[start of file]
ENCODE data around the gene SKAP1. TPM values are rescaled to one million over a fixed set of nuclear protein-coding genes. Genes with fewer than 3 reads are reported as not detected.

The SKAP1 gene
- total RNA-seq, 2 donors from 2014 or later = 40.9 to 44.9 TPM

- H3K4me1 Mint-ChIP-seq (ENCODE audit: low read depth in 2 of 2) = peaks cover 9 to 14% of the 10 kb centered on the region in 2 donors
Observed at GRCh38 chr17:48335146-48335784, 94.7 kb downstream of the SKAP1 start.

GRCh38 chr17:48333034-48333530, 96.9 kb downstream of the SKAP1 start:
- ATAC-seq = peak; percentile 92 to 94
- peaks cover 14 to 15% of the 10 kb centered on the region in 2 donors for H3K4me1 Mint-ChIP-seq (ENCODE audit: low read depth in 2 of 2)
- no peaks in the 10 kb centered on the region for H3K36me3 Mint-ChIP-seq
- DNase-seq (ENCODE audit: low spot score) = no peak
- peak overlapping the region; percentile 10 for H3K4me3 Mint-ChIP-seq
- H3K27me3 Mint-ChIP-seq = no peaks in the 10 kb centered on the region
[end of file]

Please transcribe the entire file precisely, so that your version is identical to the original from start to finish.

ENCODE data around the gene SKAP1. TPM values are rescaled to one million over a fixed set of nuclear protein-coding genes. Genes with fewer than 3 reads are reported as not detected.

The SKAP1 gene
- total RNA-seq, 2 donors from 2014 or later = 40.9 to 44.9 TPM

- H3K4me1 Mint-ChIP-seq (ENCODE audit: low read depth in 2 of 2) = peaks cover 9 to 14% of the 10 kb centered on the region in 2 donors
Observed at GRCh38 chr17:48335146-48335784, 94.7 kb downstream of the SKAP1 start.

GRCh38 chr17:48333034-48333530, 96.9 kb downstream of the SKAP1 start:
- ATAC-seq = peak; percentile 92 to 94
- peaks cover 14 to 15% of the 10 kb centered on the region in 2 donors for H3K4me1 Mint-ChIP-seq (ENCODE audit: low read depth in 2 of 2)
- no peaks in the 10 kb centered on the region for H3K36me3 Mint-ChIP-seq
- DNase-seq (ENCODE audit: low spot score) = no peak
- peak overlapping the region; percentile 10 for H3K4me3 Mint-ChIP-seq
- H3K27me3 Mint-ChIP-seq = no peaks in the 10 kb centered on the region